Best 2014 Dividend Stock Pick Returns Beating Both Benchmarks!
I started this “tradition” on my blog back in 2012. The goal is to pick 20 US and 10 CDN dividend stocks that I think will outperform their peers. This is the reason why I use VIG and XDV as my benchmarks. I keep track of my results for accountability purposes. I find that too many analysts and blogs just drop the ball on their picks when they aren’t so great. By posting monthly results, I have no choice but to face my performance and explain it. You can look at my previous picks and returns:
Best Dividend Stock Picks 2012 (-1.47% vs VIG (US dividend ETF), + 8.32% vs XDV (CDN dividend ETF)
Best Dividend Stock Picks 2013 (+11.07% vs VIG, + 0.77% vs XDV)
You can also buy my 2014 Best Dividend Stock Picks for Kindle (Amazon) to get the full analysis:
2014 Best US Dividend Stocks: +3.77% vs VIG: +1.00%
After five months, I’m not only adding 2.77% to my benchmark, but I’m also beating the whole US market (S&P500) by 2.82%. While we are still in a bullish market, my dividend growth stocks continue to beat even my expectations. I even picked five double digit return stocks (ALV +11.08%, HP +29.21%, LMT +10.41%, LO +17.25% and WEC +17.26%). HP most recent quarterly results were still up but disappointed Wall Street. This had created a buy opportunity in my opinion. The stock dropped 6% on the day HP published its results.
More on the positive notes, we see McDonald’s (MCD) and Apple (AAPL) finally coming out of limbo. For the first for the past 18 months or so, MCD is finally showing some uptrend (+4.48% vs VIG at 1.00%). Apple published strong results while everybody expected a drop in sales. The stock went up by 8% instantly. I’m still holding my position in this stock at the moment as I believe there is more good news to come for AAPL.
Like a good father, I tend to be patient with poor results. I’ve given Mattel (MAT) a chance to come back with a strong quarter after a disappointing Holiday season. MAT keeps fooling around with another drop in sales and Barbie, for the first time of her life, is starting to hear the call for retirement.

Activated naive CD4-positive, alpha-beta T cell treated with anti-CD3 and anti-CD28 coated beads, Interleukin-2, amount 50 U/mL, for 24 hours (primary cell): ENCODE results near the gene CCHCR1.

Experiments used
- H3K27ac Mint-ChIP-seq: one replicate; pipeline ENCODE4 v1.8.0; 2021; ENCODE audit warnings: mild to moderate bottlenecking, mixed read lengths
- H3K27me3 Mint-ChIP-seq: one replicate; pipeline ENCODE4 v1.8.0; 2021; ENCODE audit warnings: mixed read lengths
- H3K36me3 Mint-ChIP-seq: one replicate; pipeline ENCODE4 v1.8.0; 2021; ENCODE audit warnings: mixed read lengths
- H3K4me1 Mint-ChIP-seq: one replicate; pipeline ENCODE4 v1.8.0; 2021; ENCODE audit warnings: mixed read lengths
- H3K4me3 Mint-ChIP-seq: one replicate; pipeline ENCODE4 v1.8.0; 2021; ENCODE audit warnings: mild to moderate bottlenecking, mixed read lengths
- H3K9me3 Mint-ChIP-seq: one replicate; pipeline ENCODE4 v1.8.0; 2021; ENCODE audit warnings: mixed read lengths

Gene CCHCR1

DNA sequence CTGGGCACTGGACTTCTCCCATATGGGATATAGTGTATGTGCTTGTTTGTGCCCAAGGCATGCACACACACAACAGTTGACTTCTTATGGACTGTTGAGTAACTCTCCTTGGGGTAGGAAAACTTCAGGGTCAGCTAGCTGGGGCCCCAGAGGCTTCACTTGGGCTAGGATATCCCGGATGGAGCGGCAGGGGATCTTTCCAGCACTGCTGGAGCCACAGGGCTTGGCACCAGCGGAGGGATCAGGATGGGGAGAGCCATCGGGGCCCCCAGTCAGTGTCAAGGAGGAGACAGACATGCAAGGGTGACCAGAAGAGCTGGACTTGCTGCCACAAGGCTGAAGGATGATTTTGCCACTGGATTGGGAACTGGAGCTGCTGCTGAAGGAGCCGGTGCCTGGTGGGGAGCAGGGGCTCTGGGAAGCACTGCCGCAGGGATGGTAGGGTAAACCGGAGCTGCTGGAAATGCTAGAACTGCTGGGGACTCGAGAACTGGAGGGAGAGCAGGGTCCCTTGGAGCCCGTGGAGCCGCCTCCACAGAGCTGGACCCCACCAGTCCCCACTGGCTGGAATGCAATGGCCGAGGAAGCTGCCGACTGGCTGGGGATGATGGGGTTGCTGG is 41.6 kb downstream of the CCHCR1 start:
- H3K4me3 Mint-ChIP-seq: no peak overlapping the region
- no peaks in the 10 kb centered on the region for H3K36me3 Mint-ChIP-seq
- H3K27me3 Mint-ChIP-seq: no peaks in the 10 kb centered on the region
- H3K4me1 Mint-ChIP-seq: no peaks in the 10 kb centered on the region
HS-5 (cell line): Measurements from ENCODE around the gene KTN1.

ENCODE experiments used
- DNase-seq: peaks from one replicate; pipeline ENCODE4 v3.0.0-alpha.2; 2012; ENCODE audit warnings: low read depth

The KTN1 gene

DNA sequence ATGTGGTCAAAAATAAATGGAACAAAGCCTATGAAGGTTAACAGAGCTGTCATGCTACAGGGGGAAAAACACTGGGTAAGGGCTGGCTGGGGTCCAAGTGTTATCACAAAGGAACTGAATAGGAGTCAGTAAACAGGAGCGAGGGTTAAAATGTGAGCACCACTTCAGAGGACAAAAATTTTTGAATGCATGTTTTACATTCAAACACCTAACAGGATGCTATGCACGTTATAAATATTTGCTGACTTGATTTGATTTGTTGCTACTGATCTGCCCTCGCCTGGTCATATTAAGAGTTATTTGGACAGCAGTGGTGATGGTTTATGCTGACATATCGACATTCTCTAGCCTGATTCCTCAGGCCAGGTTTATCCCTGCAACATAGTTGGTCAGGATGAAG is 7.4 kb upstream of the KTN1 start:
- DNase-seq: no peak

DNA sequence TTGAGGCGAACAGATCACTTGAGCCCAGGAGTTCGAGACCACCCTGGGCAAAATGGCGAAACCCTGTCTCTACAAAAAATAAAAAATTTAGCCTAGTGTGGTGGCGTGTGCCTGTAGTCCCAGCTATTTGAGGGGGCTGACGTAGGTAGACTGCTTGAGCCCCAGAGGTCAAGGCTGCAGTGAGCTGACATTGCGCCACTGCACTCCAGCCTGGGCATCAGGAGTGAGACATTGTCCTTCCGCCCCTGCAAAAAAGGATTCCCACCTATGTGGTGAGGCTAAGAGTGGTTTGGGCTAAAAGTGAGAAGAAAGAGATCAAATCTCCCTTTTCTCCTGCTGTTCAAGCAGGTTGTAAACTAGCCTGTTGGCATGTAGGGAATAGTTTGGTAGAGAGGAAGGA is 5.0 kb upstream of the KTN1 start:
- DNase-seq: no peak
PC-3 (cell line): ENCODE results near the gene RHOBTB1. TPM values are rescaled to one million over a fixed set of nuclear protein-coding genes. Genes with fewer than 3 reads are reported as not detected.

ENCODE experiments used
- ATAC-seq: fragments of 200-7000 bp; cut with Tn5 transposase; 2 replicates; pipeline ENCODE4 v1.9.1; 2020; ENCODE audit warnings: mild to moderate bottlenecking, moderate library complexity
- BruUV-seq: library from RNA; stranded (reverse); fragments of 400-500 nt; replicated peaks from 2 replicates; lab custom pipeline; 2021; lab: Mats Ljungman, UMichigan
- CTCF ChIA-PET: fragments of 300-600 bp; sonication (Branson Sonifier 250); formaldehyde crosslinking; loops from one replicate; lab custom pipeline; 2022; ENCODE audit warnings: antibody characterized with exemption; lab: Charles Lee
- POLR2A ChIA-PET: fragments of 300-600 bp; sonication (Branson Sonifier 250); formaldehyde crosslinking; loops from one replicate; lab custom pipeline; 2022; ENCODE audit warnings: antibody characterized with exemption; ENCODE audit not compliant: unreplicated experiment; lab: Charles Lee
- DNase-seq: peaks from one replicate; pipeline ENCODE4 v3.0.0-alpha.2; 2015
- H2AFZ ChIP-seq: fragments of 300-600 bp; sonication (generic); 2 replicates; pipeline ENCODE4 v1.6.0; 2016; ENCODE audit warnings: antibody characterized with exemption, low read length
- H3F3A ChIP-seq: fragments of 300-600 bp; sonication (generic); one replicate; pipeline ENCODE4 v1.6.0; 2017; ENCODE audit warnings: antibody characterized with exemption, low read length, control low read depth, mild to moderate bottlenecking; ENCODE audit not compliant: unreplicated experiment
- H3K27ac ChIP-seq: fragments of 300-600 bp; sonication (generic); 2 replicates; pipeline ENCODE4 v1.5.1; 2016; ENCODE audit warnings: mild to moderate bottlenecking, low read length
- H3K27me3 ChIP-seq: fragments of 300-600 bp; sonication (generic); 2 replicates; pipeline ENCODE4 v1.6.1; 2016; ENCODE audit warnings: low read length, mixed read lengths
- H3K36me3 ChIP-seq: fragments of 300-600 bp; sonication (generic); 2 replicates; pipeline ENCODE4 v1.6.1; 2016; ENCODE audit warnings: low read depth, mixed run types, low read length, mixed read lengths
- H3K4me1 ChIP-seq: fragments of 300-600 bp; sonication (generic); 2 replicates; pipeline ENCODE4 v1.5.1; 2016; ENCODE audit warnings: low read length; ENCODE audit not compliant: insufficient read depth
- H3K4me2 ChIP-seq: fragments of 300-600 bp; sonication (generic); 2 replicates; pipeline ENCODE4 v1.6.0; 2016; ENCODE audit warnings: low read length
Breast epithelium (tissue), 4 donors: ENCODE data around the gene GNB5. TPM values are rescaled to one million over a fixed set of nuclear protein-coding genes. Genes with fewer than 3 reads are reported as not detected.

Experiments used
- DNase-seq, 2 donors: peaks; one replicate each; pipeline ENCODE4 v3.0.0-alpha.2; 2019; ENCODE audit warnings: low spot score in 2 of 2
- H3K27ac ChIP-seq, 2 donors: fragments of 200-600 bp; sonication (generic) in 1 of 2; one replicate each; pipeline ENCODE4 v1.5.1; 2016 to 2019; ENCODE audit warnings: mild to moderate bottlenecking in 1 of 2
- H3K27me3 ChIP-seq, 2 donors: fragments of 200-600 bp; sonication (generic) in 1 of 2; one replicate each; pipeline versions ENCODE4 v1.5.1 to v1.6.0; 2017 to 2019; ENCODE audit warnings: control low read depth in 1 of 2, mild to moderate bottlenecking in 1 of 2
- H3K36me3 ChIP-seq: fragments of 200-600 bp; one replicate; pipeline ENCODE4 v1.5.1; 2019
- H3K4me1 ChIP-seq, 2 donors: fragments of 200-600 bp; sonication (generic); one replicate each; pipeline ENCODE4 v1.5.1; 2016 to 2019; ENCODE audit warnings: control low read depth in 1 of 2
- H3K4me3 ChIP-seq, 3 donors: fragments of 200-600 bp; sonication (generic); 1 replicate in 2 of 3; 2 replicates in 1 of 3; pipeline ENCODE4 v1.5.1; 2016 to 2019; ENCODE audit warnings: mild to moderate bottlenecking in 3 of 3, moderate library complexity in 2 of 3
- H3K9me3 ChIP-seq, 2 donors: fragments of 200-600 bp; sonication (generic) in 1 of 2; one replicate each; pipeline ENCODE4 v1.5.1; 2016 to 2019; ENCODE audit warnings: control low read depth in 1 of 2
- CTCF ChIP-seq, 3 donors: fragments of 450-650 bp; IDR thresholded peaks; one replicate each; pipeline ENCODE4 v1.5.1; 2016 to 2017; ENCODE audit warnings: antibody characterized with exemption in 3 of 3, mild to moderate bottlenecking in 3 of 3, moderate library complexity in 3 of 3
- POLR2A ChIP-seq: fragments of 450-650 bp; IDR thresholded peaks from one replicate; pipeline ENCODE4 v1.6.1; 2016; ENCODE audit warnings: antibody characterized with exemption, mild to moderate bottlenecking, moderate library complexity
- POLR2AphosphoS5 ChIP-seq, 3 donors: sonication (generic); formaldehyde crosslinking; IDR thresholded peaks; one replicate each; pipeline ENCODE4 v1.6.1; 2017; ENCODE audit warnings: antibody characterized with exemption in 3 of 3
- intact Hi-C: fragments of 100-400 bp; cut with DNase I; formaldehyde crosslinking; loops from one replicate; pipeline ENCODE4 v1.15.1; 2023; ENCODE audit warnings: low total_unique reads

2014 Best CDN Dividend Stocks: +2.86% vs XDV: +2.66%
Making a selection of stocks each year and posting monthly results is a big risk for any blogger. Each year, I put my credibility on the line to show that my investment strategy works (or not! Hahaha!). When I beat my US benchmark by 11% like in 2013 or that I am currently beating it by almost 3% this year, I know this is not just luck.
This year, I can’t really say I’m riding the Canadian market as strong as I am in the US. I remember having a hard time finding very interesting dividend stocks at the beginning of the year in Canada, and it’s back to haunt me right now. While I am “ahead” of my benchmark by 0.20%, I can say it’s almost just luck. Out of 10 picks, only three of them beat the benchmark at this time.
I’m very proud of my find from last year; Black Diamond Group (BDI) which is +71.44% since I picked it for the first time in January 2013. The find of this year is Gluskin & Sheff (GS) which is +28.17% this year and +122.26% since January 2013.
I think my two banks (BNS & RY) will come back strong as the Canadian economy is not improving this year. Their investment/stock market division should bring them to the positive side of the equation.
It’s tougher for my consumer picks (DII.B, LAS.A and NWC). I anticipated a stronger year for consumers and it seems that it’s not working well right now. But the year is still young so who knows what will happen during the next quarter!
On May 2nd, I’m dropping Mattel off my portfolio. Dividend Stocks Rock members will receive an email telling them which stocks I pick instead. I will keep the -17% from Mattel in my portfolio and start with the “virtual remaining amount” to buy another stock. Only members of Dividend Stocks Rock will know about this trade. By the way, As at April, 8 of 10 DSR portfolios are beating the market. What are you waiting for to subscribe? 😉
Just to confirm, are the index returns that you are comparing yourself also total return? I assume so but just checking..?
In fact, the first column shows the growth without dividend for both my portfolio and the index. Then, you have the current dividend yield.
At the end of the year, I use the total return for both my portfolio and the index.